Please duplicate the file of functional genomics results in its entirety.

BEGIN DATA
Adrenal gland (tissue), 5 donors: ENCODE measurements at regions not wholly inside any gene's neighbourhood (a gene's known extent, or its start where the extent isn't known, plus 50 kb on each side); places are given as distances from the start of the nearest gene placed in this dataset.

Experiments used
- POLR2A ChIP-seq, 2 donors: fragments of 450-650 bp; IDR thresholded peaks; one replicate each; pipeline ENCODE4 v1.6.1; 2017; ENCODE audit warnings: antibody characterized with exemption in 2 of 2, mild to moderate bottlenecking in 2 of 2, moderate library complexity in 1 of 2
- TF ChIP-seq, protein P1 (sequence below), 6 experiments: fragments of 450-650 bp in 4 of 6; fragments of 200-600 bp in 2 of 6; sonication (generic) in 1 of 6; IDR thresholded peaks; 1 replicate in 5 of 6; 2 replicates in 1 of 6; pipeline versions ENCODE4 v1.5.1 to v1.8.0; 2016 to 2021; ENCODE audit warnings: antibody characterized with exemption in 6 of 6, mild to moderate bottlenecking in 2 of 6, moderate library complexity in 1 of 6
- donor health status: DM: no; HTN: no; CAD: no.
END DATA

Adrenal gland (tissue), 5 donors: ENCODE measurements at regions not wholly inside any gene's neighbourhood (a gene's known extent, or its start where the extent isn't known, plus 50 kb on each side); places are given as distances from the start of the nearest gene placed in this dataset.

Experiments used
- POLR2A ChIP-seq, 2 donors: fragments of 450-650 bp; IDR thresholded peaks; one replicate each; pipeline ENCODE4 v1.6.1; 2017; ENCODE audit warnings: antibody characterized with exemption in 2 of 2, mild to moderate bottlenecking in 2 of 2, moderate library complexity in 1 of 2
- TF ChIP-seq, protein P1 (sequence below), 6 experiments: fragments of 450-650 bp in 4 of 6; fragments of 200-600 bp in 2 of 6; sonication (generic) in 1 of 6; IDR thresholded peaks; 1 replicate in 5 of 6; 2 replicates in 1 of 6; pipeline versions ENCODE4 v1.5.1 to v1.8.0; 2016 to 2021; ENCODE audit warnings: antibody characterized with exemption in 6 of 6, mild to moderate bottlenecking in 2 of 6, moderate library complexity in 1 of 6
- donor health status: DM: no; HTN: no; CAD: no.